However, when considering the velocities of the ejected stars in the BNx-velocity case, the cross sections drop to ~ 1 AU2 in all fiducial cases. We have checked that this result is independent of the assumed mass ratio of the source I components. Furthermore, if η is greater, then the chance of obtaining the observed velocities becomes even smaller because of the energy constraints that the radii of the stars imply. We found that to match the observed velocities, the parameter η must be no larger than 3, meaning that for a given mass, the protostars should not have radii larger than three times the radii of a main-sequence star of the same mass.

The situation becomes more favorable only if the mass of source I is > 7 M. In the best case we explored, with mI = 20 M cross sections increase by a factor between ~20 to 600 in the different initial configurations. However, the cross-sectional areas are still small, ~10 to 50 AU2, which means that these events are quite rare when compared to the whole ensemble of outcomes. In Appendix A we present and discuss the branching ratios of all the possible outcomes of our experiments sorted from the most to least probable.

Table 1

Interaction cross sections for the different mass combinations.

4 Discussion and conclusions

Our simulations indicate that a more massive source I has a better chance to produce the observed system. Figure 2 shows a scatter plot of the velocities obtained in each setup when the mass of source I is varied. The yellow star and error bars show the observed system. A very specific trend appears in the vBNvI panels in Fig. 2, showing that the observed system appears to be one order of magnitude above the trend for source I that has a mass of 7 M. Increasing the mass of source I naturally places simulations in agreement with observations. Even though we have shown that this type of event is quite rare in terms of branching ratios with respect to all possible outcomes, if by chance it happens with the correct released energy, the observed velocities would only be achieved if the mass of source I is not so low. This is also supported by the other velocity panels in all the cases A, B, and C.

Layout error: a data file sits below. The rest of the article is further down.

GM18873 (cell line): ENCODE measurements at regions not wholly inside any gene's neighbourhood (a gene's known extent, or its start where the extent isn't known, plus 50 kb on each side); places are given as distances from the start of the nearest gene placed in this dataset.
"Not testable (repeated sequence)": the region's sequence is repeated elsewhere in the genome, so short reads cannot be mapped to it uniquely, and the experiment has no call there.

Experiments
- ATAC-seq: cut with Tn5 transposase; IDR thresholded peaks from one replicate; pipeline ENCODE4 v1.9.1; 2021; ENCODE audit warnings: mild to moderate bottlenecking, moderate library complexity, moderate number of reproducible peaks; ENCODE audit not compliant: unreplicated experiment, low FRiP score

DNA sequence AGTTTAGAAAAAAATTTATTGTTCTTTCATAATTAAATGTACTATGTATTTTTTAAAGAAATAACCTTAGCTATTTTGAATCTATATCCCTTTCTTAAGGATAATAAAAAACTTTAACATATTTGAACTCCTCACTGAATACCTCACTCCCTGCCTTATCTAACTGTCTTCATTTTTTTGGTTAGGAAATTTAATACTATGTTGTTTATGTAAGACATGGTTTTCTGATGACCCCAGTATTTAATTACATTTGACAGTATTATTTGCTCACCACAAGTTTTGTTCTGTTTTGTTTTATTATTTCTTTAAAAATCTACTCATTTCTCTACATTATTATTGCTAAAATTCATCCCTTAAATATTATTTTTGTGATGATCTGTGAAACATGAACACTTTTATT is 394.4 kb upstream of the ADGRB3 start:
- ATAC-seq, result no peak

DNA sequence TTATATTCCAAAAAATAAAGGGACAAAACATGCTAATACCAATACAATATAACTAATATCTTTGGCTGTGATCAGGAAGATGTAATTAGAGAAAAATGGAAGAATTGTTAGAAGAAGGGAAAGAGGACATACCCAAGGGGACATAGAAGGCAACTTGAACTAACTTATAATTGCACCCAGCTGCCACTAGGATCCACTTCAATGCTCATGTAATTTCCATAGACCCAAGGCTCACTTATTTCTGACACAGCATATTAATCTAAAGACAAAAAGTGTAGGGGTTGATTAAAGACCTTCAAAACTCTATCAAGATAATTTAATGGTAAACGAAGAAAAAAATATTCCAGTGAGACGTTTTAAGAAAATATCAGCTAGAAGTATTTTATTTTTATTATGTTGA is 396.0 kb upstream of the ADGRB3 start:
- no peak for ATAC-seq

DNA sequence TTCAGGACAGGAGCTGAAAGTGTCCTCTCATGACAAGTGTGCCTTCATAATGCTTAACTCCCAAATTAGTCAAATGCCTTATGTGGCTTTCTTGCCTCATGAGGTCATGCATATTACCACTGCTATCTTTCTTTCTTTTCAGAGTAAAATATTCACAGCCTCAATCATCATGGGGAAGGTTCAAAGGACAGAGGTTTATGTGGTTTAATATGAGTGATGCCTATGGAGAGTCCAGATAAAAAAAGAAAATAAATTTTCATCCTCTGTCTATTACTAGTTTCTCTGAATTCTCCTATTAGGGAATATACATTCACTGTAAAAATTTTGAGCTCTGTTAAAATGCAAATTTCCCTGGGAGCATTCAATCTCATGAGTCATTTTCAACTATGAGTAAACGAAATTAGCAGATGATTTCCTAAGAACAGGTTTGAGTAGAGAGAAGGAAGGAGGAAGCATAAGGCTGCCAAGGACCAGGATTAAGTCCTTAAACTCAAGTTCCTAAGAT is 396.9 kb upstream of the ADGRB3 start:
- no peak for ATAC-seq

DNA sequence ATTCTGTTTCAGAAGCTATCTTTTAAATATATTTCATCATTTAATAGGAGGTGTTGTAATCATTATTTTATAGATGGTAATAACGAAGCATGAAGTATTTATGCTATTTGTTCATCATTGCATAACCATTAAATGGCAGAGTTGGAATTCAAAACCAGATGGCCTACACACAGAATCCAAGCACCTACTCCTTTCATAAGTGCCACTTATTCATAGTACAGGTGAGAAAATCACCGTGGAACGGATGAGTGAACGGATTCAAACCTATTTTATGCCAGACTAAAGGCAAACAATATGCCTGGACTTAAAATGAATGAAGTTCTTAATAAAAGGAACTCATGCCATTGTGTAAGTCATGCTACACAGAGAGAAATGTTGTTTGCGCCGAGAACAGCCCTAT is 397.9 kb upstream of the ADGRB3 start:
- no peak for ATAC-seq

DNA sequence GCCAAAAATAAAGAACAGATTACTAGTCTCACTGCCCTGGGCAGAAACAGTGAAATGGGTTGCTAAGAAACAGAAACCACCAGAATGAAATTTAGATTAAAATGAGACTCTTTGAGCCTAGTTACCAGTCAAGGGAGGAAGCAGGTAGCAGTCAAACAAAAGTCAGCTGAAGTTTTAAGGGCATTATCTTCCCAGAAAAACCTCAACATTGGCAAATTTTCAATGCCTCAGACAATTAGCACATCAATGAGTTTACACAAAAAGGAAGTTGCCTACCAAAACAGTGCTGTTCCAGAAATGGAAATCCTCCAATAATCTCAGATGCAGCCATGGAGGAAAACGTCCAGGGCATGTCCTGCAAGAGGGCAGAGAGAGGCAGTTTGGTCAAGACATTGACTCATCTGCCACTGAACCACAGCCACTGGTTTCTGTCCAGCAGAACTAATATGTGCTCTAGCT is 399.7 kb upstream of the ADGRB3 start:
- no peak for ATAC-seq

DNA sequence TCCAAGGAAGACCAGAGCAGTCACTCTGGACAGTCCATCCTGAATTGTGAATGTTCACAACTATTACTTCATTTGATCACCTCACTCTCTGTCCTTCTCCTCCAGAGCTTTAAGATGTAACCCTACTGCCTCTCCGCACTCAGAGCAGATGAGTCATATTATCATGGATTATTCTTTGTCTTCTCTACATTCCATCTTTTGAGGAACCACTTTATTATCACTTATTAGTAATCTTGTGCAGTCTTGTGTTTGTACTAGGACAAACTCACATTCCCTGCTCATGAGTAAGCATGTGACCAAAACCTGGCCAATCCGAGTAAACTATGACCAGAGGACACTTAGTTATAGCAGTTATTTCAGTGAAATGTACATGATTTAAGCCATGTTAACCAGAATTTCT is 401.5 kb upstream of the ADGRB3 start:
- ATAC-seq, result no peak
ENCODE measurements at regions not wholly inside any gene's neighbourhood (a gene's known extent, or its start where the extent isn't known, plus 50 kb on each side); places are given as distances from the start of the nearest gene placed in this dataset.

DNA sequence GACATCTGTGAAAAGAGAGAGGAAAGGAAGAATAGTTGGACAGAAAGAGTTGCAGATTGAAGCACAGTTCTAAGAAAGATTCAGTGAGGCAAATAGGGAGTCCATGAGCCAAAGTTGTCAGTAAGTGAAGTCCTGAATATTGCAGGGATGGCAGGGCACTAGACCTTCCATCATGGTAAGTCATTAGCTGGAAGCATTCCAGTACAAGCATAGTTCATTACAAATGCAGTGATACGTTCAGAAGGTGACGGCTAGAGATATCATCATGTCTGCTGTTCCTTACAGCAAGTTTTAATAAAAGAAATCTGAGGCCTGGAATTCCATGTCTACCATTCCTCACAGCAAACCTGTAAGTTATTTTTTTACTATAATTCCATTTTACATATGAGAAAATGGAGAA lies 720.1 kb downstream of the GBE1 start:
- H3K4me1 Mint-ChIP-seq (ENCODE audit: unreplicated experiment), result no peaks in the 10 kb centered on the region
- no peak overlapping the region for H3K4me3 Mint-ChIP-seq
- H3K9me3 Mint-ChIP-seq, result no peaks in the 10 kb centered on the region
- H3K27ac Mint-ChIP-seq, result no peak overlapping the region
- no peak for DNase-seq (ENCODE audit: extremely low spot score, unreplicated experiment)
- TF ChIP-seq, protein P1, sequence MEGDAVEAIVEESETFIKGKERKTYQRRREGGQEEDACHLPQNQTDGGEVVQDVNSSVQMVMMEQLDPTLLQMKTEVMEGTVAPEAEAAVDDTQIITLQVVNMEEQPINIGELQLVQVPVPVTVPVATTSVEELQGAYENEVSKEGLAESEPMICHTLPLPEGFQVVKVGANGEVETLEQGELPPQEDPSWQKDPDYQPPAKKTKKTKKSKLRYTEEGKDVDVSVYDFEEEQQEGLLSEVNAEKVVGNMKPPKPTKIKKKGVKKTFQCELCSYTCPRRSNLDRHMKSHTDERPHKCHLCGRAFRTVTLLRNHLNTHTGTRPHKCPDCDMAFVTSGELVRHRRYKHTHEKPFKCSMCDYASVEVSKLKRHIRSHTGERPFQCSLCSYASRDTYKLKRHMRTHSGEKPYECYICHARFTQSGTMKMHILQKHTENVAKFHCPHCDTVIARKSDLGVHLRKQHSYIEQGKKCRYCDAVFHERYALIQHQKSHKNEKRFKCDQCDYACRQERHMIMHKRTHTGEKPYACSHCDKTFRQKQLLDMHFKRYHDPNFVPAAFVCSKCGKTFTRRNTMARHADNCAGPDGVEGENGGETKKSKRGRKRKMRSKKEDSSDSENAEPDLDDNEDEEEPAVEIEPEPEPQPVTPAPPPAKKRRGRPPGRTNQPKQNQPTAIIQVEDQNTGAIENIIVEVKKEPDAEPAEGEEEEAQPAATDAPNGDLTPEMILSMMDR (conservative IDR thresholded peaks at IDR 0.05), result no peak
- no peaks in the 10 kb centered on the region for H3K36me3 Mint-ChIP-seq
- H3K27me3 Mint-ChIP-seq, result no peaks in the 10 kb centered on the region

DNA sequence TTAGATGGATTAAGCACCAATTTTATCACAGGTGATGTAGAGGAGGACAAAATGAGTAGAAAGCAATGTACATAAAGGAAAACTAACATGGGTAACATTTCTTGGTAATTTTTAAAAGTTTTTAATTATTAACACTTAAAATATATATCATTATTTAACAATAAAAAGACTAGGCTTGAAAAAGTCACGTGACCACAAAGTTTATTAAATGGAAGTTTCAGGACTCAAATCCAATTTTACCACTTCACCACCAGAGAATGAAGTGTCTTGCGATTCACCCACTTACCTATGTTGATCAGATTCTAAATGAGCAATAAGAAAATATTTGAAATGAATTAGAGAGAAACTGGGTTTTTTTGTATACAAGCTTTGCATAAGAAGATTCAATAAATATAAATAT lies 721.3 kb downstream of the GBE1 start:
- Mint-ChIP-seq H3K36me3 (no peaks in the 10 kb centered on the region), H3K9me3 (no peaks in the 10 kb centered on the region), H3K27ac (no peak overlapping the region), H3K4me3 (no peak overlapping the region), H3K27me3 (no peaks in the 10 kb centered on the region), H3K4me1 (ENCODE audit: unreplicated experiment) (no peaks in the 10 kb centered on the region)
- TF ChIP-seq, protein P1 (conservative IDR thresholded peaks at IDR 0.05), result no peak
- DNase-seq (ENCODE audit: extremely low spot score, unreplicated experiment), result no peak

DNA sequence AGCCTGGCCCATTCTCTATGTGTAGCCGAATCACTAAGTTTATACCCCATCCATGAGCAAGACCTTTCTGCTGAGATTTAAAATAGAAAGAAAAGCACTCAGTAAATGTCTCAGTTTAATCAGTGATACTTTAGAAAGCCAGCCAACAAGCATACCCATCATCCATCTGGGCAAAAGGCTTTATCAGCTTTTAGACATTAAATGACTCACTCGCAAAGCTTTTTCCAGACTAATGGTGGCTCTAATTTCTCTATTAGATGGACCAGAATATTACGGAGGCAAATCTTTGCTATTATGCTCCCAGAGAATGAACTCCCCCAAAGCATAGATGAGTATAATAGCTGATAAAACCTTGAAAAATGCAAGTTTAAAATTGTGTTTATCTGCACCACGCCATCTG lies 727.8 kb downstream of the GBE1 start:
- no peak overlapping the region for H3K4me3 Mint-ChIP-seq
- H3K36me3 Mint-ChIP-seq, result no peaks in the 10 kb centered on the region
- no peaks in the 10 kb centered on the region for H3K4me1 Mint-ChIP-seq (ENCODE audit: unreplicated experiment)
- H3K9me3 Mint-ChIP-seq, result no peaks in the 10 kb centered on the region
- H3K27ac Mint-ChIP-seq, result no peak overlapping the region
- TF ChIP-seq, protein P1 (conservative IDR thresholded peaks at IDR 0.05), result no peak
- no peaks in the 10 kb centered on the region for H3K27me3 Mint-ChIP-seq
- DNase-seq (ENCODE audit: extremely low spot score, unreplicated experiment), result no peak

Some caveats associated with our analysis should be mentioned. For example, we have ignored the dynamical effects of gas expulsion. The modeling of Chernoff et al. (1982) implies that about 4 M of gas has been ejected from the central region over a period of 1200 yr, requiring an energy of ≳ 5 × 1047 erg. If a large portion of this gas was ejected impulsively at the time of dynamical interaction, then this could alter some of the specific results of our analysis: for instance, an even greater energy needs to be liberated in the dynamical interaction. However, we note that the gas has been ejected quasi-isotropically from BN-KL (see, e.g., Allen & Burton 1993; Bally et al. 2017), so that the effects on the plane-of-sky momentum analysis are not expected to be so large. Still, future modeling could allow for a variable mass of stars during the interaction, for example, that is, sudden mass loss occurring aspart of any merger event. Other caveats include that we have ignored the dynamical effects of any other masses, including other surrounding stars and gas components. Still, these are expected to be relatively minor since the velocities of the stars are relatively high compared to the velocity dispersion of the ambient material in the region.